Wednesday, July 2, 2008

New treatment option for patients with liver cancer

Treatment with sunitinib (Sutent) slows tumour growth and reduces the risk of metastasis in patients with hepatocellular carcinoma, an aggressive cancer of the liver.

Hepatocellular carcinoma is a cancer that relies heavily on blood vessels for growth; sunitinib controls the growth of blood vessels and could therefore potentially play an important role for treatment.

Hepatocellular carcinomaImage via Wikipedia
Patients with this type of liver cancer have a very poor prognosis and the only currently available therapy is sorafenib. This study shows that it may be possible to effectively use sunitinib with manageable side effects, thereby providing patients with an alternative treatment option. Sunitinib (Sutent) is a small molecule tyrosine kinase inhibitor that targets multiple receptors, including VEGFR2, c-Kit and FLT3. These receptors may be present in cancer cells as well as in endothelial and immune cells.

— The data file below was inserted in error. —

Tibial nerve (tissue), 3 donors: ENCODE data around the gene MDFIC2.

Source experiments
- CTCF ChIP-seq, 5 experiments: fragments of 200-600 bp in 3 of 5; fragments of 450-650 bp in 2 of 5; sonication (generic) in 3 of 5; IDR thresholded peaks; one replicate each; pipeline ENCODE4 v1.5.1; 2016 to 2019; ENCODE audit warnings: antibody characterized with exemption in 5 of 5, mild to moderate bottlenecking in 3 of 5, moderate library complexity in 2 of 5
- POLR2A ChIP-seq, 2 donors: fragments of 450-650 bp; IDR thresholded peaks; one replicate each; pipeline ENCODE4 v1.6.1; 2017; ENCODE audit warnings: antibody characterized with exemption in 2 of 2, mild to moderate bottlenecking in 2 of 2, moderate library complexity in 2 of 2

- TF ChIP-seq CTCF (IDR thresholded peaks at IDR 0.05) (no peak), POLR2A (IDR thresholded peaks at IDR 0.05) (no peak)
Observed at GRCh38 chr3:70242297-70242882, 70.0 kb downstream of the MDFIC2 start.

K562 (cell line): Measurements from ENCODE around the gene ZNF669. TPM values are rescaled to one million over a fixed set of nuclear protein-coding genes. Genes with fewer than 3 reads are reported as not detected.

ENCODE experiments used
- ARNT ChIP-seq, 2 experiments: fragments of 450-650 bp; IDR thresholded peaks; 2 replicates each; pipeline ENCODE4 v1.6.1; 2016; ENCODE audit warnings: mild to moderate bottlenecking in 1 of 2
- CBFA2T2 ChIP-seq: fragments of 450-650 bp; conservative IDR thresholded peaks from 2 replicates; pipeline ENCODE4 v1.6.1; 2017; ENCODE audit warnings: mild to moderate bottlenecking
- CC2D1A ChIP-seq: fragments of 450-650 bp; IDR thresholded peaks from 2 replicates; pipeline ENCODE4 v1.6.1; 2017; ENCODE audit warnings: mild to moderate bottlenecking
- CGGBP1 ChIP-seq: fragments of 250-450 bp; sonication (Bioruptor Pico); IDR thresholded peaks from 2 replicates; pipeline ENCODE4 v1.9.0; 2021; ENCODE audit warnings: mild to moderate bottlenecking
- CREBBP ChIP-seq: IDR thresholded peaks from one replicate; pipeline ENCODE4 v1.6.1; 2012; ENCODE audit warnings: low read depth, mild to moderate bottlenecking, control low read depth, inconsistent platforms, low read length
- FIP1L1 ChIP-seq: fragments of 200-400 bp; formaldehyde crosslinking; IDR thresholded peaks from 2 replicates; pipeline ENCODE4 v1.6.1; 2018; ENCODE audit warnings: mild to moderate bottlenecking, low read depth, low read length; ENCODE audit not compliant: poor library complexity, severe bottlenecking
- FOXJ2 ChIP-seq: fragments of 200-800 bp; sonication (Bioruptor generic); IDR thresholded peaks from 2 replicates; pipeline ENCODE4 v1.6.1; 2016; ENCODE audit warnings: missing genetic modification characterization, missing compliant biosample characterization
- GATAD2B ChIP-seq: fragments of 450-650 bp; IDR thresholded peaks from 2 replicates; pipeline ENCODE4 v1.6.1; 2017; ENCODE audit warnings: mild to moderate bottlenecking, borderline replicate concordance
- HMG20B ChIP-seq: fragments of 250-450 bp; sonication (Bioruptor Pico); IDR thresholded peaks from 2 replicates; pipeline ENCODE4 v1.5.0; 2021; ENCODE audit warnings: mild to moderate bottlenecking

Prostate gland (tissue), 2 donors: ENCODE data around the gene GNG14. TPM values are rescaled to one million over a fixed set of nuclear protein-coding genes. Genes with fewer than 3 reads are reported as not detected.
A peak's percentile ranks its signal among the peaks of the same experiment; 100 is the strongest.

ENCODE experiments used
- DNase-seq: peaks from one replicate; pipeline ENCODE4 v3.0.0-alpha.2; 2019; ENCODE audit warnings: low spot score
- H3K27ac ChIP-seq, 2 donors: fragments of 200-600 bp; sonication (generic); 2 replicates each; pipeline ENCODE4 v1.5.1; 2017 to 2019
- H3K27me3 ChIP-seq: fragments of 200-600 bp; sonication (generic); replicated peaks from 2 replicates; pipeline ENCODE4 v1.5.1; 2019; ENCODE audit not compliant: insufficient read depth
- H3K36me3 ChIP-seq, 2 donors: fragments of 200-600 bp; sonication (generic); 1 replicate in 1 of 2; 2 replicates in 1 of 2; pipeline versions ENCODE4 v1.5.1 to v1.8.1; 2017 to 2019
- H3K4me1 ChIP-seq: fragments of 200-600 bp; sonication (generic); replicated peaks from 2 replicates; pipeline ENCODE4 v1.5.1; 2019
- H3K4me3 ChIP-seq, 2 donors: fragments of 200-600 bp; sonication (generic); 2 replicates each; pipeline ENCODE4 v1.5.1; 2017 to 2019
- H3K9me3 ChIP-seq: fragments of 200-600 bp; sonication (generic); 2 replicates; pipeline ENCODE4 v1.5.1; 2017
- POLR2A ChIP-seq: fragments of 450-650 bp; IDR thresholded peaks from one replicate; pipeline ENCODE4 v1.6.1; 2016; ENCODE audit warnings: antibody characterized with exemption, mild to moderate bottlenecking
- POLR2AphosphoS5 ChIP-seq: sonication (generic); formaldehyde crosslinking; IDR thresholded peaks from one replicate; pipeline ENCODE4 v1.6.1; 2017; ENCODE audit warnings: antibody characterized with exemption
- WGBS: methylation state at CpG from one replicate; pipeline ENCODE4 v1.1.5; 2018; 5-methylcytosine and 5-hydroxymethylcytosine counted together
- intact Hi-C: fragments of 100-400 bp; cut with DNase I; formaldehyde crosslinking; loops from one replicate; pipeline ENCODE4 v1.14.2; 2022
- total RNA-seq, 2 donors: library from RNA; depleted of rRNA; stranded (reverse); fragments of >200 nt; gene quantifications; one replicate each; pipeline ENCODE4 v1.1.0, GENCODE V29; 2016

Researchers enrolled 34 patients with advanced liver cancer and gave them 37.5 mg sunitinib daily on a standard four weeks on, two weeks off regimen. By 12 weeks, one patient had a partial response and 17 patients had stable disease. The median progression-free survival was four months and the median overall survival was 10 months.



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